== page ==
GIFFORD I think one of the greatest pieces of satire I ever saw was when Mel Brooks had Moses coming down the Sinai [in History of the World, Part I], and he was carrying three tablets, and Moses starts speaking and he says, "I brought you these Fifteen Command—" and he drops one of the tablets and it shatters into dust. He looks at it and he says, "—I brought you these Ten Commandments." Whether the satire is coming from Jonathan Swift, who suggested that the poor eat their children in order to survive, or Mel Brooks making fun of Moses, there's truth in it. Whenever an artist shows a little audacity, he's not going to be universally loved. David Lynch knows he's not going to be universally loved, but he has his vision and you have to respect it. The same is true for your films. And, as you say, sometimes there is some prescience involved. When I wrote Night People I had this lesbian couple of serial killers, Big Betty and Cutie Early, and then when the book came out a year later, Aileen Wuornos was in the news as the first female serial killer. Critics and interviewers wondered if I had based my characters on the Wuornos case, but when I was writing I was not aware there were any female serial killers.
ELGRABLY Like Oliver, you also face down accusations of relying on exaggeration and sensationalism to make your point.
GIFFORD There's a scene in Arise and Walk in which an ex-convict named Spit Spackle remembers an incident from his childhood, when he comes into his home and finds his mother nursing the baby, and the baby's fallen asleep in this poverty-stricken tenement. And a rat has come along and gnawed off the nipple of the sleeping mother. A reader said to me, "How could you write such a horrible thing? That sounds too sensationalist to me." Yet this story was told to me by a painter who'd heard the story from his grandmother. It happened to her in New York many years ago. I've been accused of making things up to horrify people on purpose. What can I say?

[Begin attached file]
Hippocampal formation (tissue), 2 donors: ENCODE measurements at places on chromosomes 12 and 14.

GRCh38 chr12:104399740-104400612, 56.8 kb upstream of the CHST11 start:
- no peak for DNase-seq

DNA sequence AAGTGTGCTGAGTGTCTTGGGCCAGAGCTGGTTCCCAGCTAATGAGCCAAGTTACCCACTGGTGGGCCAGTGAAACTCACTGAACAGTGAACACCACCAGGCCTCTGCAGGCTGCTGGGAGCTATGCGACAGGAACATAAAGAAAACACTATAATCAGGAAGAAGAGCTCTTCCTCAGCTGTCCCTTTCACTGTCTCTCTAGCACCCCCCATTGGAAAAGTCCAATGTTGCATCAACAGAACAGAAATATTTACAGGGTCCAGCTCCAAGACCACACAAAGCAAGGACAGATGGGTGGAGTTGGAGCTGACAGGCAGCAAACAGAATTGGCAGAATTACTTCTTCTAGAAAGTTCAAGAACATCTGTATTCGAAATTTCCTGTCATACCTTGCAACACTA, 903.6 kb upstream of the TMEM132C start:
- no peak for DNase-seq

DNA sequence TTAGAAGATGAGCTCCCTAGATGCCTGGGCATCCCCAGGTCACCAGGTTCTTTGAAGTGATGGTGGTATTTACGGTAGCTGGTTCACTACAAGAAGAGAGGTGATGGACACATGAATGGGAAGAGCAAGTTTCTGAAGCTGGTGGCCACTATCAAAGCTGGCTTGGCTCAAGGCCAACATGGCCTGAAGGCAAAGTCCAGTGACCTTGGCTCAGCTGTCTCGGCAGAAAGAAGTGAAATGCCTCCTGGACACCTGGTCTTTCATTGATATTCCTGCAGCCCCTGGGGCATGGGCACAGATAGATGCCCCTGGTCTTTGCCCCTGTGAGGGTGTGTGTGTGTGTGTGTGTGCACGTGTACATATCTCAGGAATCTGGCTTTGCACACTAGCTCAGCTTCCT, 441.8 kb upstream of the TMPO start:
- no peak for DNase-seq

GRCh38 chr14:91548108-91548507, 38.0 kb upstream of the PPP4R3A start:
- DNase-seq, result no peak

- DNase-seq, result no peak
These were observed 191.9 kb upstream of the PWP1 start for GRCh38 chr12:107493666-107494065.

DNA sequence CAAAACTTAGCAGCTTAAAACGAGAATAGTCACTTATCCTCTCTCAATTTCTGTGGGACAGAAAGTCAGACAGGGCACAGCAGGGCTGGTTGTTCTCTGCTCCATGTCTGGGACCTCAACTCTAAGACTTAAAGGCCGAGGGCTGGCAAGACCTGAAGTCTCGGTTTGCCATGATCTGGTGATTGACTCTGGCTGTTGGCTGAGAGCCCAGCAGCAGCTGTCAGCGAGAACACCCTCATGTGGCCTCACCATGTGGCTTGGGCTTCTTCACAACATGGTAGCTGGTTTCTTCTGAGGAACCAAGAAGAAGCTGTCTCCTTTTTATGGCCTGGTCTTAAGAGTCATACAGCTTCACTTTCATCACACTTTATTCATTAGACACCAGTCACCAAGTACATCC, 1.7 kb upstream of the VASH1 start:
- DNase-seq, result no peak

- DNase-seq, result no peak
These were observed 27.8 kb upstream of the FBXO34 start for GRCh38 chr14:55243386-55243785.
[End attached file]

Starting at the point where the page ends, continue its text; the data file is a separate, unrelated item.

STONE I think you were perfectly valid in restating that story. It happened, and even if it did not happen, I think it's defensible.
GIFFORD When I write about these terrible events and flawed characters, their histories are very carefully explained, in terms of their genetic and environmental background. What pissed people off in Night People, for instance, is that I show the sweetness and tenderness of these women toward one another and yet they're out there committing murder. They're obviously quite mad, but they do have an internal life. For whatever reason, these women feel so locked out of the norm, of the perceived reality, that they have to recreate their own family life. It's really Us against Them. You see it in people walking around in the street all the time: it's me against the world. And so it's not difficult to see why such characters react with extreme violence, because they've been mistreated, or misled, or just born into their circumstances, born bad––however you choose to view it scientifically. If you don't believe somebody's born bad because of their genetic heritage, and you're not a believer in social biology, then you put everything down to environmental situations.